[AZ-Observing] Re: MM date limits (again)

  • From: "Tom Polakis" <tpolakis@xxxxxxx>
  • To: "Reply-To:az-observing"@freelists.org
  • Date: Thu, 18 Mar 2004 11:24:05 -0700

The 10 degrees was a sort of arbitrary choice, chosen as a time when M30 
would be several degrees above the horizon.  I do remember looking at M30 
in 2001 in very bright twilight.  I could see scopes and cars clearly at 
the other end of the field.  I would guess it was well past nautical 
twilight when we saw it.

In any event, I don't recall the distant mountains presenting nearly as 
much of a problem for seeing M30 as the horizon extinction and sky 
brightness.

Tom



> Well here's some definitions which I stole from USNO. It's the 6-12-18
> degree definition of twilight: civil, nautical and astronomical, the 
details
> which I am always forgetting. So Tom, at 10 degrees, is somewhere 
between
> civil and nautical. Myself, I think he could be a little less nautical 
and a
> little more civil.  :-)
>
> Jack
>
> http://aa.usno.navy.mil/faq/docs/RST_defs.html
>
> Civil twilight is defined to begin in the morning, and to end in the 
evening
> when the center of the Sun is geometrically 6 degrees below the horizon.
> This is the limit at which twilight illumination is sufficient, under 
good
> weather conditions, for terrestrial objects to be clearly distinguished; 
at
> the beginning of morning civil twilight, or end of evening civil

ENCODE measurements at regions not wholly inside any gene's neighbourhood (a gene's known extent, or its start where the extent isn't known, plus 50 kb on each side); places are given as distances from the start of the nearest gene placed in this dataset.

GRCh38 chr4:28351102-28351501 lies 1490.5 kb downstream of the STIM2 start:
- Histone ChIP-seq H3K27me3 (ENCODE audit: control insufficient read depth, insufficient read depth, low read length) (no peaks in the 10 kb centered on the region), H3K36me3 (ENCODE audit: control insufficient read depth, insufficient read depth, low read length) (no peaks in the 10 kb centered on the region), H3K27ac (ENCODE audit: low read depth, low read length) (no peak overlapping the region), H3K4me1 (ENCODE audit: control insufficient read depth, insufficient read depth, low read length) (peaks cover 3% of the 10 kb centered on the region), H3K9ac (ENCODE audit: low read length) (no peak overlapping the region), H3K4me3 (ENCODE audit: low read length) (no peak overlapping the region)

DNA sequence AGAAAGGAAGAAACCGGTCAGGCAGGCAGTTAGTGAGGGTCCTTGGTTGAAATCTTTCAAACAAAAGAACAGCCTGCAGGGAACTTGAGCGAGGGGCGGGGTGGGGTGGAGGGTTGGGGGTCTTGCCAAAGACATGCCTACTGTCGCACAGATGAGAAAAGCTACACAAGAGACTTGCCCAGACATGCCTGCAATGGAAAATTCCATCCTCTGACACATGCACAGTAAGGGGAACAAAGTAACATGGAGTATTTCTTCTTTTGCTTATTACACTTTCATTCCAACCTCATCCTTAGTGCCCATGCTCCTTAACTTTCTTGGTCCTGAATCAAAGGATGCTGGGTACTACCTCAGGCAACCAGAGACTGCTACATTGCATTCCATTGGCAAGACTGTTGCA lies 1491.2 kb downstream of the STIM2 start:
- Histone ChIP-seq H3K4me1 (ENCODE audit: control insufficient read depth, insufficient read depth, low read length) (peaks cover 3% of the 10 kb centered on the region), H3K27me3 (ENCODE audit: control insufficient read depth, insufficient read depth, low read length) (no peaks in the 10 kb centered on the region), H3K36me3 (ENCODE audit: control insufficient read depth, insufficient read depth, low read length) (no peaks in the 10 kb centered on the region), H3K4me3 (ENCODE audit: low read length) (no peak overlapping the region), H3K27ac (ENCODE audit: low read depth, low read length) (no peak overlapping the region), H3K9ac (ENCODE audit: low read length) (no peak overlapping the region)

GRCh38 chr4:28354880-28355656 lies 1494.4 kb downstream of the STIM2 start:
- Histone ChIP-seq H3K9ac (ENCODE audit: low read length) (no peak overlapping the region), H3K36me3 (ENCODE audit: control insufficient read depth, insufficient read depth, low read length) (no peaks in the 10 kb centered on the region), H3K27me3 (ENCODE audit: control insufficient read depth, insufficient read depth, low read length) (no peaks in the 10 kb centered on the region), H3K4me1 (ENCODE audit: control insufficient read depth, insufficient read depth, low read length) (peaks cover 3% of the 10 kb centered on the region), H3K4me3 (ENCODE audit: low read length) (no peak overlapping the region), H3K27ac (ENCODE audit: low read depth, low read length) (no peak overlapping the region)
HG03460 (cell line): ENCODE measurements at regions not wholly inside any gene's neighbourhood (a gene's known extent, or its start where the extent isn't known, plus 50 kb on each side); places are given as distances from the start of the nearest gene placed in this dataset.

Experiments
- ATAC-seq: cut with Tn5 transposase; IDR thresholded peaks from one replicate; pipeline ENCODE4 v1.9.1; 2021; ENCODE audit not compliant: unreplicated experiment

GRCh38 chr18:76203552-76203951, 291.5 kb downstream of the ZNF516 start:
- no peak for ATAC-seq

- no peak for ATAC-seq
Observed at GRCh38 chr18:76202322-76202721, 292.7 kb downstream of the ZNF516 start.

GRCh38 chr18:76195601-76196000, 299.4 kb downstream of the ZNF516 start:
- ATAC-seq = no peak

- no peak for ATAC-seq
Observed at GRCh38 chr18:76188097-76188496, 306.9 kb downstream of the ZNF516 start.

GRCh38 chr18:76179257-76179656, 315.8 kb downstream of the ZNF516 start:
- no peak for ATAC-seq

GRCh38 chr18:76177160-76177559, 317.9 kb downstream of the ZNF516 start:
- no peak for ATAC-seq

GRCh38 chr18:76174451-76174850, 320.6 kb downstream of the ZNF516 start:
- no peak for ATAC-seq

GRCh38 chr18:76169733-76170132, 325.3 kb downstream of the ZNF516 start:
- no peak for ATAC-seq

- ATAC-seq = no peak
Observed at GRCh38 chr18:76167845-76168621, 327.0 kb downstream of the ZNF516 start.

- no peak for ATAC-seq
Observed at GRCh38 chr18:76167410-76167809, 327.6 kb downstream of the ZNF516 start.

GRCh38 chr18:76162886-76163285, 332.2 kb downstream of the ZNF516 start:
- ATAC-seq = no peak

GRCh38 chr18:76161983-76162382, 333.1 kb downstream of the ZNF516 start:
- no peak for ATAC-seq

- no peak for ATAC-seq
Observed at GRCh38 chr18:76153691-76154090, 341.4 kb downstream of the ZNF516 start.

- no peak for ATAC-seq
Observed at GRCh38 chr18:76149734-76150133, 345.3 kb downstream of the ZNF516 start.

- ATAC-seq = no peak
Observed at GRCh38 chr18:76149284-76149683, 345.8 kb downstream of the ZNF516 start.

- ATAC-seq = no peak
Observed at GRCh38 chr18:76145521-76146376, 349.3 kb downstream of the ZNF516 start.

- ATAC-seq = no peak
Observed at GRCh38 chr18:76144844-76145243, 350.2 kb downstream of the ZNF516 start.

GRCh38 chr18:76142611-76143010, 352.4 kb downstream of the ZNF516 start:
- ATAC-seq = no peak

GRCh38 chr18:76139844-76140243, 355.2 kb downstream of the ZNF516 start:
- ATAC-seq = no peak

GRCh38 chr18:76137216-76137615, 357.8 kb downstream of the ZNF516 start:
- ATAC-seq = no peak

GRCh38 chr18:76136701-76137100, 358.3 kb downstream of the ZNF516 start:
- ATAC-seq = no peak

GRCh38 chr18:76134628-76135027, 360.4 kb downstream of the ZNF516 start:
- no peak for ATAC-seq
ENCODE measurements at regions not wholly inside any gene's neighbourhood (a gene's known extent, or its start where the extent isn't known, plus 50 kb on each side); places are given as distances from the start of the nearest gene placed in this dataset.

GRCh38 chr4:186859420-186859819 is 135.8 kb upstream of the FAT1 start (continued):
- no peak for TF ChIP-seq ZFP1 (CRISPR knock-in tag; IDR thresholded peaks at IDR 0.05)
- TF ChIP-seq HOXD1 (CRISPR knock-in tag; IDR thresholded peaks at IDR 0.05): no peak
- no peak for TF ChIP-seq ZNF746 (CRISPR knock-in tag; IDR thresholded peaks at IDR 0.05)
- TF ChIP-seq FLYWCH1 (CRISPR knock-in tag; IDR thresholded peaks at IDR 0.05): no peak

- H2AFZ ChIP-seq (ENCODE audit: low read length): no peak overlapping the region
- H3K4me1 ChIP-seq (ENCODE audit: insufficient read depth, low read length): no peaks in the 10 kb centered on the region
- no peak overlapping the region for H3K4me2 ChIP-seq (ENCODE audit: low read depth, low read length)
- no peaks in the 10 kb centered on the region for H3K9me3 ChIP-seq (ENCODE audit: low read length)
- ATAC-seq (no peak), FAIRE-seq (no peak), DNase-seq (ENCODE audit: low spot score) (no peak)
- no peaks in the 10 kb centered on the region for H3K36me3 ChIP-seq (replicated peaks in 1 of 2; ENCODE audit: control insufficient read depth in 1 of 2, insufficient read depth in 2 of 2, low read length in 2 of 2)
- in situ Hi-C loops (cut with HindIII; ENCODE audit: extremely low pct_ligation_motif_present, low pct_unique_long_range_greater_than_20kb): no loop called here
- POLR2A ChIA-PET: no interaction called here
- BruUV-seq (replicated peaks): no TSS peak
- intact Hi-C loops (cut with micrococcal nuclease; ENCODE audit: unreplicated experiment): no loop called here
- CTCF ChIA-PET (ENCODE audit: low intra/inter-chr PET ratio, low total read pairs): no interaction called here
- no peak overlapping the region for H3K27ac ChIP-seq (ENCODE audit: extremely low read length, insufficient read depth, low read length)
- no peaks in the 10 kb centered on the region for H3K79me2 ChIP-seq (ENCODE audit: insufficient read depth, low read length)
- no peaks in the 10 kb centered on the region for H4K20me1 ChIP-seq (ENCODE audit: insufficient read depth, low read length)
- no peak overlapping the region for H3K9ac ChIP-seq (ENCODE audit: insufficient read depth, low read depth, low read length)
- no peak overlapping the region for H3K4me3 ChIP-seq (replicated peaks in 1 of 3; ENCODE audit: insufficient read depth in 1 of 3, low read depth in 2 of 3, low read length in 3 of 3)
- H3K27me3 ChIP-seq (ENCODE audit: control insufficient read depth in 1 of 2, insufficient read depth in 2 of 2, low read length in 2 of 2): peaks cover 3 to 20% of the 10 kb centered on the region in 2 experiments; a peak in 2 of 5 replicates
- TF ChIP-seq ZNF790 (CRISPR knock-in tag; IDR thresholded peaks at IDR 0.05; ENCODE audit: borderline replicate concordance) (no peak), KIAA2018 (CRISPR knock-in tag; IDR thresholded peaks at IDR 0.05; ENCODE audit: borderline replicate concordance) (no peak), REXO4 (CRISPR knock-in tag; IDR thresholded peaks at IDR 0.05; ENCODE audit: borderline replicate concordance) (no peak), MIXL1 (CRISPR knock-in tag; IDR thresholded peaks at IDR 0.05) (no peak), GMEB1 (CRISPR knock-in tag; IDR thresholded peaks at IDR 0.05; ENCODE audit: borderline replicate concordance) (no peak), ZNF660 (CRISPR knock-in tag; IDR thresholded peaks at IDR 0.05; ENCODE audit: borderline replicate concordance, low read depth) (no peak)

twilight,
> the horizon is clearly defined and the brightest stars are visible under
> good atmospheric conditions in the absence of moonlight or other
> illumination. In the morning before the beginning of civil twilight and 
in
> the evening after the end of civil twilight, artificial illumination is
> normally required to carry on ordinary outdoor activities. Complete
> darkness, however, ends sometime prior to the beginning of morning civil
> twilight and begins sometime after the end of evening civil twilight.
>
> Nautical twilight is defined to begin in the morning, and to end in the
> evening, when the center of the sun is geometrically 12 degrees below 
the
> horizon. At the beginning or end of nautical twilight, under good
> atmospheric conditions and in the absence of other illumination, general
> outlines of ground objects may be distinguishable, but detailed outdoor
> operations are not possible, and the horizon is indistinct.
>
> Astronomical twilight is defined to begin in the morning, and to end in 
the
> evening when the center of the Sun is geometrically 18 degrees below the
> horizon. Before the beginning of astronomical twilight in the morning 
and
> after the end of astronomical twilight in the evening the Sun does not
> contribute to sky illumination; for a considerable interval after the
> beginning of morning twilight and before the end of evening twilight, 
sky
> illumination is so faint that it is practically imperceptible.
>
>
> > Why did you pick the sun at -10 deg?  Is this from experience
> > or a gut
> > feeling?  Could it be from some actual calculations that
> > balance M30's
> > magnitude and sky brightness.  One would also have to factor
> > in not only
> > the mountains, but the elevation of the site plus sky glow
> > from Tucson
> > lights.
> >
> >
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